(megapixels). The larger the image the more space it needs. Megapixel
vs. memory card comparison chart here. Another good comparision
here. The larger the card the more images (files) that it can
Compatibility is another
issue, particularly with Sony products. Sony markets a semi-propietary
Stick. This storage
works with their cameras, PDA's, phones, etc but not in many other
non-Sony products. Remember Betamax? If you have other devices
that use memory cards it might be useful to have a digital camera
that uses the same type of card. Read the shopping list below for
5) usability- Perhaps this should be number one on the list. Consider
the following before you buy:
-does the camera automate your photography to your satisfaction? This
is important of you are used to point and shoot cameras.
-does the camera offer enough options to control settings like aperture
and shutter speed? Do setting changes require menu access or can
you simply turn a dial? If you are used to a 35 mm SLR this is important.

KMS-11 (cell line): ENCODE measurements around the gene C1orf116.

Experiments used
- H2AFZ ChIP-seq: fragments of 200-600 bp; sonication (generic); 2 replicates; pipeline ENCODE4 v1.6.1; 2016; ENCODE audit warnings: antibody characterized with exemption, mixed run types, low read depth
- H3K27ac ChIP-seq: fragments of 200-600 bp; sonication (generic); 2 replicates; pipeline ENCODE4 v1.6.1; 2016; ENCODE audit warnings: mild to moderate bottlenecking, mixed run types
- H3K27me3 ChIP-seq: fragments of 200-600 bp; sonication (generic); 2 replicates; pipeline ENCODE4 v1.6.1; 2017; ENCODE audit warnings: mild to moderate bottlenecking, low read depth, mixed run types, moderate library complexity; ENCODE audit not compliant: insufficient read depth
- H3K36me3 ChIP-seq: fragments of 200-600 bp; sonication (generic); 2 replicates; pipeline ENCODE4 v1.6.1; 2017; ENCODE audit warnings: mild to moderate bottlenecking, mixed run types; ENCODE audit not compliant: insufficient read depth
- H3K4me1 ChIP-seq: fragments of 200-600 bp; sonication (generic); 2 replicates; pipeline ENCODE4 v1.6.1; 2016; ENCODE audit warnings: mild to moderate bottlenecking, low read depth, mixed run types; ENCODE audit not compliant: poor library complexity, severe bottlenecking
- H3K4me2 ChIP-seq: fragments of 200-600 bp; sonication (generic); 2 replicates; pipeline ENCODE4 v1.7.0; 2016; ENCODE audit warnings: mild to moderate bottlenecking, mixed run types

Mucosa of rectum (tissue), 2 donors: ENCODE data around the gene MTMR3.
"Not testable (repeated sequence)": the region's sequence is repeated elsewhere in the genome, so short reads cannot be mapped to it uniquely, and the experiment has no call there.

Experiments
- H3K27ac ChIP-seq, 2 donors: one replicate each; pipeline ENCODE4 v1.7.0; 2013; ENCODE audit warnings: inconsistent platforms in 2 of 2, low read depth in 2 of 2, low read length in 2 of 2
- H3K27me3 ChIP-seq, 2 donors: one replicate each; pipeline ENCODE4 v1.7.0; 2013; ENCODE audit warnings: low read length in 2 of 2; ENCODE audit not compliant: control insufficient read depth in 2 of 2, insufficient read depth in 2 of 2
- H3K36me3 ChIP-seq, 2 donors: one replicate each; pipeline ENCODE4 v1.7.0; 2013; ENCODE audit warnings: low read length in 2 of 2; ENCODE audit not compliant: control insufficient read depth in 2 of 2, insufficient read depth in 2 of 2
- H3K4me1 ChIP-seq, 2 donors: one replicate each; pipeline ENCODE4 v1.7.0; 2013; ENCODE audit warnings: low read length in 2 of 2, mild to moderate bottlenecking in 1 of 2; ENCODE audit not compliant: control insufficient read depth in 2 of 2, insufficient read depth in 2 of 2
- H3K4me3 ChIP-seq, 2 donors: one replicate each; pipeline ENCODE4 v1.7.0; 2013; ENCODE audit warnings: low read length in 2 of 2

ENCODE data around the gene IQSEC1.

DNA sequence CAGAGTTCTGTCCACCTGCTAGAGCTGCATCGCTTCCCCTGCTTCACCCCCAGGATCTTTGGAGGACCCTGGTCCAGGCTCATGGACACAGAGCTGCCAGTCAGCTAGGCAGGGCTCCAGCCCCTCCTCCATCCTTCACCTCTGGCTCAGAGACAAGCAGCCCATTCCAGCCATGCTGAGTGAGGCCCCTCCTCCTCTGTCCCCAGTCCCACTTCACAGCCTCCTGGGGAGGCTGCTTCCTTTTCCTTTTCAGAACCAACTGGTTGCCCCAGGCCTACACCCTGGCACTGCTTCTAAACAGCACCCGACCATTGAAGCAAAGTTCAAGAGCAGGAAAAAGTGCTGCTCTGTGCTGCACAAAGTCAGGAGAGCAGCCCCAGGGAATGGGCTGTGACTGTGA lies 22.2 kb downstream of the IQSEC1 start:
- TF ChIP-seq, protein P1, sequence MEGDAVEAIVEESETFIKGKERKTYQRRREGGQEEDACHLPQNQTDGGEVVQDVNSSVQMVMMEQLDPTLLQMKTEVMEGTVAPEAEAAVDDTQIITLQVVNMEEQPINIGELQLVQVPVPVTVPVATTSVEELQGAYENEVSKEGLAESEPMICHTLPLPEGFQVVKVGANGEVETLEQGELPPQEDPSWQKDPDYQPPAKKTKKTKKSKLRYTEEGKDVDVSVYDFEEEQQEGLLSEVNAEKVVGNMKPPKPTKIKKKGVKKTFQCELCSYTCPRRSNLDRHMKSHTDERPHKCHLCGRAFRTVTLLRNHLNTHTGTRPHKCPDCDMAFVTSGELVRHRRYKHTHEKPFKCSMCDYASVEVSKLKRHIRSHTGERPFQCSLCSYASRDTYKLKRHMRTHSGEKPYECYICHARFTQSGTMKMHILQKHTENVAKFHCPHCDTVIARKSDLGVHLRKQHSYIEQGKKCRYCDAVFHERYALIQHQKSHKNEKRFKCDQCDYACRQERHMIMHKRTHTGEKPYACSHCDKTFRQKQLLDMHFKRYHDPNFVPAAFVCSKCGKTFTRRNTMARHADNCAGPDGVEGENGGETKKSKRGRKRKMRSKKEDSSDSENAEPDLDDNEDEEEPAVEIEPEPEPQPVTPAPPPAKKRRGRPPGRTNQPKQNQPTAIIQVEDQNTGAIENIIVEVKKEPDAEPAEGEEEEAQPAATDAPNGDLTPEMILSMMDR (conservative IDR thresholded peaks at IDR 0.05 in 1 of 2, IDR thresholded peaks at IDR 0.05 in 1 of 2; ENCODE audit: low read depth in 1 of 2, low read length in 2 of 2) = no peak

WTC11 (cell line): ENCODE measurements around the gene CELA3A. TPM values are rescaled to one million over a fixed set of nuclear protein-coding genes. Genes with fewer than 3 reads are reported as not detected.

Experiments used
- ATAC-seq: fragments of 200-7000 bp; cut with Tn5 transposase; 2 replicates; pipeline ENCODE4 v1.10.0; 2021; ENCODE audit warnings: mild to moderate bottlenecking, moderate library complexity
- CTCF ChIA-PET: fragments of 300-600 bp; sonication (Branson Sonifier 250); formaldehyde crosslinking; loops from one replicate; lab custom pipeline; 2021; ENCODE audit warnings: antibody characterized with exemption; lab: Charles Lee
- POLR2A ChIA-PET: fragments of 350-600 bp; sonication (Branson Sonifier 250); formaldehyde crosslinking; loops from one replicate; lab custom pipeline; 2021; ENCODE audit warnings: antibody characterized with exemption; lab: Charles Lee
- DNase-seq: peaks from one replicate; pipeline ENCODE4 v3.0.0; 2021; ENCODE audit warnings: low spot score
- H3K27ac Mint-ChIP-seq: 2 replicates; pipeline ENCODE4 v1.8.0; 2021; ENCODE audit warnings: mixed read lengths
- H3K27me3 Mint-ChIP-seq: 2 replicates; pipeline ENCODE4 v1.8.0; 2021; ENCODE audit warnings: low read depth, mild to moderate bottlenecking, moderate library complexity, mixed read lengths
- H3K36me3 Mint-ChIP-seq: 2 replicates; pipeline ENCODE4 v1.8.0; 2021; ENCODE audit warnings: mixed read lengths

-how do the buttons work for YOU? Are they conveniently located?
Are the buttons too small? Consider where you will take most of your
photographs. If you are thinking
you wear gloves?
6) shutter lag- this
plagues digital cameras. Shutter lag is the time that elapses from
time you press the shutter button to the time that the camera actually
takes the picture. There is nothing more frustrating than missing
candid, action or baby's first steps while the camera warms up.
There is a similar issue related to the time it takes a camera
to recycle between shots.
Bottom line: try before you buy. Visit a store where you can handle
the camera, turn it on and take a picture. If not, leave. Borrow
a camera for a day and see how you use it.
up time- "Look, he's crawling! Get the
camera!" The camera takes five seconds to power up and the moment
has passed. Most digital cameras take between two and five seconds